Survey lays bare crisis in hospitality

Customers show their Covid passport at the Morning Star in Belfast on Monday. Regulations are now legally enforceable and venues who breach them could face fines of up to £10,000
Gary McDonald Business Editor

THE new Covid passport scheme had already led to booze sales in the north plummeting by more than 50 per cent - even before the threat of penalties kicked in yesterday.

And as hospitality faces into a “catastrophic” run-up to Christmas, industry bosses have re-iterated their fears of more job losses and potential closures.

A survey by the industry's representative body Hospitality Ulster of 300 premises of varying types and sizes over the last three weeks paints a grim picture of huge losses across all parts of the sector, including food and beverage sales and accommodation.

Respondents insist they've been made a scapegoat, and that “scaremongering” by Executive ministers and senior medical representatives has created a situation where customers are simply avoiding going out.

The survey findings, which have been analysed by an independent economist, show that since the mandatory ‘proof of Covid status' was announced three weeks ago, one in five members (21 per cent) said beverage sales had contracted by more than 50 per cent, while it was even higher for food sales (26 per cent).

And more that half of those within accommodation (54 per cent) said bookings had contracted by more than 50 per cent compared to the same week in 2019.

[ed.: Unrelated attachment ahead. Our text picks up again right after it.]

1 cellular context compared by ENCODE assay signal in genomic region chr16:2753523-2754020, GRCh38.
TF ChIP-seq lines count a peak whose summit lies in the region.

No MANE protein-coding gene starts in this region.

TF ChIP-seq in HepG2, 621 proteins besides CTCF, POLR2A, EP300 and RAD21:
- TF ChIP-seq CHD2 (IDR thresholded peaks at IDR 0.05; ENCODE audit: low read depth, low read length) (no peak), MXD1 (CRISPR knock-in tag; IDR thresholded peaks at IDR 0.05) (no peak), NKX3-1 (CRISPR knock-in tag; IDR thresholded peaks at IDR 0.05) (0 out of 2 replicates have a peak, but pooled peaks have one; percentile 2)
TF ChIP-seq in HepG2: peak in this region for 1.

“Hospitality businesses are the sacrificial lamb,” Hospitality Ulster chief executive Colin Neill said.

“The Executive and the wider Assembly need to understand that repeated additional Covid measures are costing businesses in our sector, and we are at breaking point.

“Coupled with highly confusing message from government, it is destroying our industry.”

There is the continued feeling among respondents that the hospitality sector is the “fall guy” in spite of all of the investment it has made in measures to make sure that the environment is safe.

Some respondents “don't believe the hospitality sector can recover and will be fundamentally changed.”

Other mention of “job cuts” and “reduced hours” and the “challenge of having to pay staff more because they have been hard to come by, then all of a sudden find business dropping away.”

Mr Neill added: “Business owners are seeing sustained contraction of sales, forced by drop in footfall and immediate cancellations and feel like they have been left high and dry after being heaped with the responsibility of the Covid passport scheme.

“Even though penalties for the scheme kick in from Monday, we are still yet to see the economic impact assessment which has led to this decision. Where is the package of financial support? Is the hospitality sector being forced to carry the can for this Executive decision?

“After two weeks of developing operational procedures and training of staff for the proof of Covid status, on the weekend before penalties begin, the legislation gets changed from ‘check as soon as reasonably possible' to ‘check at point of entry' - a change that will be unworkable for many businesses that operate a counter service business model, or venues that have several entrances.

“Most businesses do not have door staff and cannot afford to employ them even if they could find them. Where is the collaborative working? Where is the common sense approach?

“The Executive and the wider Assembly need to understand that repeated additional Covid measures are costing businesses in the hospitality sector and we are at breaking point. This coupled with a highly confusing message from government is destroying our industry.”

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